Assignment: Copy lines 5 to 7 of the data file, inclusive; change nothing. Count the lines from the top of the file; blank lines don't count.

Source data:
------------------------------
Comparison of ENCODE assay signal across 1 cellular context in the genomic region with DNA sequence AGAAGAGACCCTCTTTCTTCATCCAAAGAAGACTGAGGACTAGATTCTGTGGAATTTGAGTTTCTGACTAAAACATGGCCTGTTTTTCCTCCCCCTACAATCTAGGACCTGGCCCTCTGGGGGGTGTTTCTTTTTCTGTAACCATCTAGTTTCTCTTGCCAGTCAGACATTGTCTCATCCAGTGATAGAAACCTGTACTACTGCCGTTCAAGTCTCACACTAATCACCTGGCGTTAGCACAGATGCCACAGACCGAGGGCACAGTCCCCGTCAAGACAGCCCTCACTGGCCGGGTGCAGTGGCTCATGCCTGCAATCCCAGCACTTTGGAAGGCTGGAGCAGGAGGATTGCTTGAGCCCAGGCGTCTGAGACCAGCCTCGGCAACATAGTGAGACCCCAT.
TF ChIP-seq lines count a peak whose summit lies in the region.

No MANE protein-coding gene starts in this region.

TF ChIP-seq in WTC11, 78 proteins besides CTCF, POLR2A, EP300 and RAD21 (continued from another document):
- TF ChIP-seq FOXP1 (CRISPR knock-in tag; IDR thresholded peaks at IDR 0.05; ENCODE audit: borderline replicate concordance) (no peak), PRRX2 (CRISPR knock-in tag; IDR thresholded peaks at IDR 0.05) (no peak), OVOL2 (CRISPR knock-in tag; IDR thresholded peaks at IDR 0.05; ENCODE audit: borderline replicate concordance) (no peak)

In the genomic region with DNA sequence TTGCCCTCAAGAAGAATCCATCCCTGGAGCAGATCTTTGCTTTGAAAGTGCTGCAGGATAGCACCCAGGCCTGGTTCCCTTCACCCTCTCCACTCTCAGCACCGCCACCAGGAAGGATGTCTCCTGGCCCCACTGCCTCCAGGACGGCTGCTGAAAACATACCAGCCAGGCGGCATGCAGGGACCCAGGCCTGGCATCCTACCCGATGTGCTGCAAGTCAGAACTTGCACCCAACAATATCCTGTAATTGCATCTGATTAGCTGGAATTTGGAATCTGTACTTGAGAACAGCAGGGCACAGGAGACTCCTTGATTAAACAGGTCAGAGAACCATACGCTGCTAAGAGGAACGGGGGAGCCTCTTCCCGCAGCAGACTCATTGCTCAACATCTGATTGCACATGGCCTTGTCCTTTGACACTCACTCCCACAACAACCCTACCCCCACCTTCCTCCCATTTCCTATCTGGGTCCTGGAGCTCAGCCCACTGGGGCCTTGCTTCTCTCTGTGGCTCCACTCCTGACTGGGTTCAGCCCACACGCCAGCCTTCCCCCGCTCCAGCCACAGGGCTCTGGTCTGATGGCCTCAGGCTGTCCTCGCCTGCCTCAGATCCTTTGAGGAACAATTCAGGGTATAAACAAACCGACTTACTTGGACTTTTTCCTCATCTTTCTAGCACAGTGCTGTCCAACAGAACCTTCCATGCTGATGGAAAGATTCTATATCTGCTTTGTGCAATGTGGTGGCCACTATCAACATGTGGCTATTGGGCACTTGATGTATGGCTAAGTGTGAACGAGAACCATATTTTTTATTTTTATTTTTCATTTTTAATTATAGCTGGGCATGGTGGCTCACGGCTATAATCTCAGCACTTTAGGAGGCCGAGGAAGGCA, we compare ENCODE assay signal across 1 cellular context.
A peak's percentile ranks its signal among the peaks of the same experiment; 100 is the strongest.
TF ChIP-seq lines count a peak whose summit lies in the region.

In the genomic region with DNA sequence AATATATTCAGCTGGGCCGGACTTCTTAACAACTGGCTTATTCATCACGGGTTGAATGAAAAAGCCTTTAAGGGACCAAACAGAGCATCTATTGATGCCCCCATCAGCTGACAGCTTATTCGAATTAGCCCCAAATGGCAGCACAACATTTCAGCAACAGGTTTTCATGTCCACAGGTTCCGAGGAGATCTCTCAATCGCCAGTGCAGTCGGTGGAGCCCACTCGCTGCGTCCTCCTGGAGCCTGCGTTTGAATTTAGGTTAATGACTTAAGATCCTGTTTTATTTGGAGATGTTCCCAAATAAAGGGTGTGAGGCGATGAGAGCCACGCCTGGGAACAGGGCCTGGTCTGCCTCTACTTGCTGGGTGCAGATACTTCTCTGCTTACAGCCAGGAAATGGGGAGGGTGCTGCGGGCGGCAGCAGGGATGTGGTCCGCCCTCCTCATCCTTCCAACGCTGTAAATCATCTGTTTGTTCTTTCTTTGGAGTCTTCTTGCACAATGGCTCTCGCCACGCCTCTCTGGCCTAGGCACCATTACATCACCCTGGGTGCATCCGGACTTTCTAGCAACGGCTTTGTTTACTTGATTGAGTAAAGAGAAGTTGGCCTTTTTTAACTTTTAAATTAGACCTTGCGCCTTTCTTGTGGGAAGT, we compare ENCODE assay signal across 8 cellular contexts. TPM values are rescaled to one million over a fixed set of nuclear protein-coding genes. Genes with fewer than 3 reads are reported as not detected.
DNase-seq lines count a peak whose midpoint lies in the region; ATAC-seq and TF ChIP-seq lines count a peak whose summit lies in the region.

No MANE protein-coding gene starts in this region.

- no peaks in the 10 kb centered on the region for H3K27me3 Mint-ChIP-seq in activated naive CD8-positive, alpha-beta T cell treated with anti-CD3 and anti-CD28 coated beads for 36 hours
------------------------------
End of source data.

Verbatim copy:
- TF ChIP-seq FOXP1 (CRISPR knock-in tag; IDR thresholded peaks at IDR 0.05; ENCODE audit: borderline replicate concordance) (no peak), PRRX2 (CRISPR knock-in tag; IDR thresholded peaks at IDR 0.05) (no peak), OVOL2 (CRISPR knock-in tag; IDR thresholded peaks at IDR 0.05; ENCODE audit: borderline replicate concordance) (no peak)

In the genomic region with DNA sequence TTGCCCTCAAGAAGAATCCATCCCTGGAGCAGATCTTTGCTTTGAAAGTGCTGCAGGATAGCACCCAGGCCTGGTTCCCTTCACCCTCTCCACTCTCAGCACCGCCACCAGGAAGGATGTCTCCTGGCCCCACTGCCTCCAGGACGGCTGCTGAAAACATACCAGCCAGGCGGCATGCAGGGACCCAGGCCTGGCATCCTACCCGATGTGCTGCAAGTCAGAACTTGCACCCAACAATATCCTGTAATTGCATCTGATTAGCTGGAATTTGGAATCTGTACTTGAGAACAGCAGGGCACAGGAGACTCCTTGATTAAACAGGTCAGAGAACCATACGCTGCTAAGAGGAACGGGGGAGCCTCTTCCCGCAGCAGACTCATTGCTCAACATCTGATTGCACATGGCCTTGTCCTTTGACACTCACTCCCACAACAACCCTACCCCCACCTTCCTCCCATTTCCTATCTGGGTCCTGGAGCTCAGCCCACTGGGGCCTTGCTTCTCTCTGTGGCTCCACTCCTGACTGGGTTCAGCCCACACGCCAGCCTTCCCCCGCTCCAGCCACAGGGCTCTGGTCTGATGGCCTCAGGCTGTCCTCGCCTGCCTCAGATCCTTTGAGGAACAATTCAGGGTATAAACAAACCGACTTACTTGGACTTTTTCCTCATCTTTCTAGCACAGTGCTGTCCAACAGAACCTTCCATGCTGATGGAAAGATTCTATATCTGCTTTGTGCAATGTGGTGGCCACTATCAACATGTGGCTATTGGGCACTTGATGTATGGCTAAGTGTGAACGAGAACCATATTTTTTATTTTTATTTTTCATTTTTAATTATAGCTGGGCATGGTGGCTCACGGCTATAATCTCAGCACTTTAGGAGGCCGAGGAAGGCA, we compare ENCODE assay signal across 1 cellular context.
A peak's percentile ranks its signal among the peaks of the same experiment; 100 is the strongest.